Diamonds are famously known for being one of the hardest substances on earth – we know you’ve heard the rumor that a real diamond can cut glass. But do you know why diamonds are so hard?
We at GIA have spent a lot of time studying diamonds – we thought it’d be fun to share a small fun fact with you about why diamonds are so hard.
The minerals that create a diamond along with their shape make them the strongest gemstone. Diamonds are made from carbon that has been under extreme pressure and heat found in depths of 87 to 120 miles of the Earth’s mantle, where they are created in during a 1-3.3 billion-year time frame. The heat and pressure causes the diamonds molecules to change so that they’re so close together, the molecules can’t move (known as covalent bonding). The closeness of these molecules forms a rigid bond, therefore making the diamond hard.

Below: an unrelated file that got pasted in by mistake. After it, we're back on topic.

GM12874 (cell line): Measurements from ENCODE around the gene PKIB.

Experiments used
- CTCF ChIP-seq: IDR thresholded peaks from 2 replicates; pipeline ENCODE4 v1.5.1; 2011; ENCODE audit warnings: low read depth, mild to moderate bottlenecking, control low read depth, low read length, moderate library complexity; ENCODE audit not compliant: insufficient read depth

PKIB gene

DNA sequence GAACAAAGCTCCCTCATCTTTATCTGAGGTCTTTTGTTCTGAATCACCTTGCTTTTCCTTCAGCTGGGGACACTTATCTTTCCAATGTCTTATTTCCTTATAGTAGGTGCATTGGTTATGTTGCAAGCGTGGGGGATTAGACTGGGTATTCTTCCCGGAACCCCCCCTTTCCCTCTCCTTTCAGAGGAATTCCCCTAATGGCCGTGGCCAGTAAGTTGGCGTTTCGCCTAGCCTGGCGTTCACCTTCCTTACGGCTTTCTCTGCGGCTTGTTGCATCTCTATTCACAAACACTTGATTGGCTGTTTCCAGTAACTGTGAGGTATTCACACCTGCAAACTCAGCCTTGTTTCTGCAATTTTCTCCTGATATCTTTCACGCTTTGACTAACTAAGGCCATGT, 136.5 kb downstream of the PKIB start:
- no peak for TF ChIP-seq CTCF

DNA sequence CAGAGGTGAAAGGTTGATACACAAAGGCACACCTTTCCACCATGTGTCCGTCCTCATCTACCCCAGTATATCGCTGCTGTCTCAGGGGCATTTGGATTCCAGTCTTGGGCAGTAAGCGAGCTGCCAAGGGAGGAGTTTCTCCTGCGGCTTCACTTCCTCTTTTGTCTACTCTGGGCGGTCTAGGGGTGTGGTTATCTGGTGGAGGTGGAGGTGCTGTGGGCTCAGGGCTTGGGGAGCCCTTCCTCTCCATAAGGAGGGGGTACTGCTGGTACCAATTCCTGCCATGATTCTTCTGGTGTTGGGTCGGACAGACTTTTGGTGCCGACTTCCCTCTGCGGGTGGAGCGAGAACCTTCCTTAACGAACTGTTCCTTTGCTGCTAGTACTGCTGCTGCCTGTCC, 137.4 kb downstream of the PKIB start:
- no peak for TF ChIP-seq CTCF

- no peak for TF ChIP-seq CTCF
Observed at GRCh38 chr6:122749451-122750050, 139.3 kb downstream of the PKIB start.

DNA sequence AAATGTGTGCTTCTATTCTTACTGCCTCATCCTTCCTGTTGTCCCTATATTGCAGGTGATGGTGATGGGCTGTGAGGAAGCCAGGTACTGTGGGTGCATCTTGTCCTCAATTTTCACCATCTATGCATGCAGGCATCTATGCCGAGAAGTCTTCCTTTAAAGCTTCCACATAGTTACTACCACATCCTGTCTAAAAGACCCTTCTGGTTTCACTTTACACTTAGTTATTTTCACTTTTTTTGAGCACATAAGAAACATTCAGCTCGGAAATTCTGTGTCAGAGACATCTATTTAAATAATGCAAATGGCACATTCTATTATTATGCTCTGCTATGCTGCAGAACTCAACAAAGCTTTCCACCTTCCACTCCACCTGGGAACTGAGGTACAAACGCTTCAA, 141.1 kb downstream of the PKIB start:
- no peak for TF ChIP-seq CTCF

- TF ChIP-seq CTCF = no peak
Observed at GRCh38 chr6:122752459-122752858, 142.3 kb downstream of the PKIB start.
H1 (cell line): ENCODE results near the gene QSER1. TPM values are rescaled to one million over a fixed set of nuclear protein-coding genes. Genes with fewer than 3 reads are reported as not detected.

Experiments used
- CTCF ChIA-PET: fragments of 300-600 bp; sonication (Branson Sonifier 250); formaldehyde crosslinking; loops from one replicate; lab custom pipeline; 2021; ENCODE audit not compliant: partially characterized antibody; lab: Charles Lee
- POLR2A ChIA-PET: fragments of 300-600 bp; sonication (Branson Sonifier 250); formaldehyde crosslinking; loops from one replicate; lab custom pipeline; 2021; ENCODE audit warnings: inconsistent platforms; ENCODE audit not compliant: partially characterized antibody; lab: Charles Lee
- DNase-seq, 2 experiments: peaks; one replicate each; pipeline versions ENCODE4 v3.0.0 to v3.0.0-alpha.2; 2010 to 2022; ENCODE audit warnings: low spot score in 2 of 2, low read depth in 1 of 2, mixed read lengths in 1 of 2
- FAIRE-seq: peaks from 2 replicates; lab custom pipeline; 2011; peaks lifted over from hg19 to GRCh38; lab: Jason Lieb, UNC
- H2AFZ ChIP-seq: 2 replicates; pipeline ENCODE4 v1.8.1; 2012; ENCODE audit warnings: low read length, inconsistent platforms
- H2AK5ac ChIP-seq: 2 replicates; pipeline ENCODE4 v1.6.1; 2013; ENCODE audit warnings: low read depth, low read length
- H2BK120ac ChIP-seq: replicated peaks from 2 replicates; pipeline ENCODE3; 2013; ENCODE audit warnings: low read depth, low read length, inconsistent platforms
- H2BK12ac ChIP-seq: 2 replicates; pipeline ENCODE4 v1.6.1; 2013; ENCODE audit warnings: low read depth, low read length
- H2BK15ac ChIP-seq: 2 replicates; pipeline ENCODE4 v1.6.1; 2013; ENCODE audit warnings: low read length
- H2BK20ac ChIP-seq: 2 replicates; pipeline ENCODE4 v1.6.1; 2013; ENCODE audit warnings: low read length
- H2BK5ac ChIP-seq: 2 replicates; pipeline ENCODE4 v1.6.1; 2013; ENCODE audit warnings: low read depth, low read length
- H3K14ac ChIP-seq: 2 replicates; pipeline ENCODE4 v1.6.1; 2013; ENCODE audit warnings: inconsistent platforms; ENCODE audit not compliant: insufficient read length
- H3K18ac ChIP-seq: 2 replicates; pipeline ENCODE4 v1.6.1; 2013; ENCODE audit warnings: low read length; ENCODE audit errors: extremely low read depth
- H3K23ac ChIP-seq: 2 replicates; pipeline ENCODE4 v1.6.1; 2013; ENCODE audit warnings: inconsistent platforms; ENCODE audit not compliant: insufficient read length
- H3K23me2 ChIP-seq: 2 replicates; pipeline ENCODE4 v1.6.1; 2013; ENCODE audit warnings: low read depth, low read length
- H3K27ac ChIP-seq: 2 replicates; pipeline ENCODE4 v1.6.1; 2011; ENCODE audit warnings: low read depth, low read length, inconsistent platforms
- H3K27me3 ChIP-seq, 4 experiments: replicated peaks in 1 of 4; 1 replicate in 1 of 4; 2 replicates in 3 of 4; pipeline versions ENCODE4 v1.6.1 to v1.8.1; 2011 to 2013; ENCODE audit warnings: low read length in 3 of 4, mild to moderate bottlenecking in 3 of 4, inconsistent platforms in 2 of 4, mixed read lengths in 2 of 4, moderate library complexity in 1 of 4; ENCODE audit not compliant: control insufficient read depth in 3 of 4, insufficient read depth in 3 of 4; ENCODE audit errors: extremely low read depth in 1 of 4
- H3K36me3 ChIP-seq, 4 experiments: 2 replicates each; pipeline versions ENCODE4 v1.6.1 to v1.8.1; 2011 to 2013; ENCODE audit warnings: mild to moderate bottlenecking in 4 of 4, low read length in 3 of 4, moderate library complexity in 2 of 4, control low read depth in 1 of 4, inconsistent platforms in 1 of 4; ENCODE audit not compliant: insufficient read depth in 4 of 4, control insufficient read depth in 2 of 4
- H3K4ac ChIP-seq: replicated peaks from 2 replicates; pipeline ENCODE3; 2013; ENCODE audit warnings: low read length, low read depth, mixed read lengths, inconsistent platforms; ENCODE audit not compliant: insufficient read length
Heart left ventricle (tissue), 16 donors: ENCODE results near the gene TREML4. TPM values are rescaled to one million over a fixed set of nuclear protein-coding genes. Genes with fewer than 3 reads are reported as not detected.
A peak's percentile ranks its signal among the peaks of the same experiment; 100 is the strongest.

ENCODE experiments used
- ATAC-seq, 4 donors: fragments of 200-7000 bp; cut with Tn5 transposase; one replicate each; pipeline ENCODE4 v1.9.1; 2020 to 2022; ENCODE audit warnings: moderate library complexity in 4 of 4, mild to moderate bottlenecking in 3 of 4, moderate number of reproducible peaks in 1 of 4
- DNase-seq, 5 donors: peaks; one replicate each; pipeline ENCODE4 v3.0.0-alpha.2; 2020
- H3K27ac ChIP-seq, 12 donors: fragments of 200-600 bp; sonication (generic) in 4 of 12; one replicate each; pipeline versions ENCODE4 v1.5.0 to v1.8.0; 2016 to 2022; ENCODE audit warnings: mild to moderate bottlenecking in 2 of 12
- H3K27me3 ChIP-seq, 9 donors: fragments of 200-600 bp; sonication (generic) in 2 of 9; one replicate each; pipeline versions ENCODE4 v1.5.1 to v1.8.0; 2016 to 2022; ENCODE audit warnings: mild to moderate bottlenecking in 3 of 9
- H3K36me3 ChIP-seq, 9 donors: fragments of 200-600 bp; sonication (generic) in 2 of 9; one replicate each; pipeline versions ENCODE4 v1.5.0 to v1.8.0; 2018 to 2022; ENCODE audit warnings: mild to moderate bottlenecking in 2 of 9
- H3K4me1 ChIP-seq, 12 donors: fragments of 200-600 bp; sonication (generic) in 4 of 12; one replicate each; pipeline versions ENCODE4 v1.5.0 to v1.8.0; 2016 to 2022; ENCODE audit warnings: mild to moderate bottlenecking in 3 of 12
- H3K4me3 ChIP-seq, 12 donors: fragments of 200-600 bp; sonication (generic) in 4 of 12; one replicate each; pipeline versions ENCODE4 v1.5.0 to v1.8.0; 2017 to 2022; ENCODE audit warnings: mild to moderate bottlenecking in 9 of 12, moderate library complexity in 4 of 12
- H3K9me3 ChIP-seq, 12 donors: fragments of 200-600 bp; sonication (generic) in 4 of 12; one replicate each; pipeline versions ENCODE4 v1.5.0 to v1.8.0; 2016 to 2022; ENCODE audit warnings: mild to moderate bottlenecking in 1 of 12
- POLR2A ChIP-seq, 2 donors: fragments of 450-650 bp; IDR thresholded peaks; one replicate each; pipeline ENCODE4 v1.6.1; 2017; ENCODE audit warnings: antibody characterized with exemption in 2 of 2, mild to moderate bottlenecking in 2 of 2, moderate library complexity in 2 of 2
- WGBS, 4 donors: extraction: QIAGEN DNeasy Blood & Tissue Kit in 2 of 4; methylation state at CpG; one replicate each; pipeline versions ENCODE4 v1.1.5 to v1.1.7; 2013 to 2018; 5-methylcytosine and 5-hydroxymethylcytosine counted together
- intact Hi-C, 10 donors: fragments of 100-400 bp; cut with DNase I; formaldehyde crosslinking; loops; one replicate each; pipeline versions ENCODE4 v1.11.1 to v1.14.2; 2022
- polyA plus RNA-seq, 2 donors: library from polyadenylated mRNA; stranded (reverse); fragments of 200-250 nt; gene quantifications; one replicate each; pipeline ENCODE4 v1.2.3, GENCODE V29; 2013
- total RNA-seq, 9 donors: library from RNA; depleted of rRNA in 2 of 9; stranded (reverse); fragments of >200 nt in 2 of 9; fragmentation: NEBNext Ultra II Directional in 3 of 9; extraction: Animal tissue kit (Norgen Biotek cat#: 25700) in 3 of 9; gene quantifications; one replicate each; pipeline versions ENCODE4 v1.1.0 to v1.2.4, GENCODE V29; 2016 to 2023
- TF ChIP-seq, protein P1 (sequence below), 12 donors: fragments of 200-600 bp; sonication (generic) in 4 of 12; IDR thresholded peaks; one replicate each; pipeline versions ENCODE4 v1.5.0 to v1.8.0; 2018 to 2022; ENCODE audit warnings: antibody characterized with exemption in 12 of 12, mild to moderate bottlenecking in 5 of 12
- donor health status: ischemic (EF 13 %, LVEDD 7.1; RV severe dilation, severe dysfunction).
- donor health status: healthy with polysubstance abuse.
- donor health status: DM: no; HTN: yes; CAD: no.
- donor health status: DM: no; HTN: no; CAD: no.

Diamonds are rated 10 out of 10 on the Mohs scale of mineral hardness, which characterizes the scratch resistance of various minerals through the ability of a harder material to scratch a softer material. The Mohs scale of mineral hardness was created in 1812 by German geologist and mineralogis Friedrich Mohs.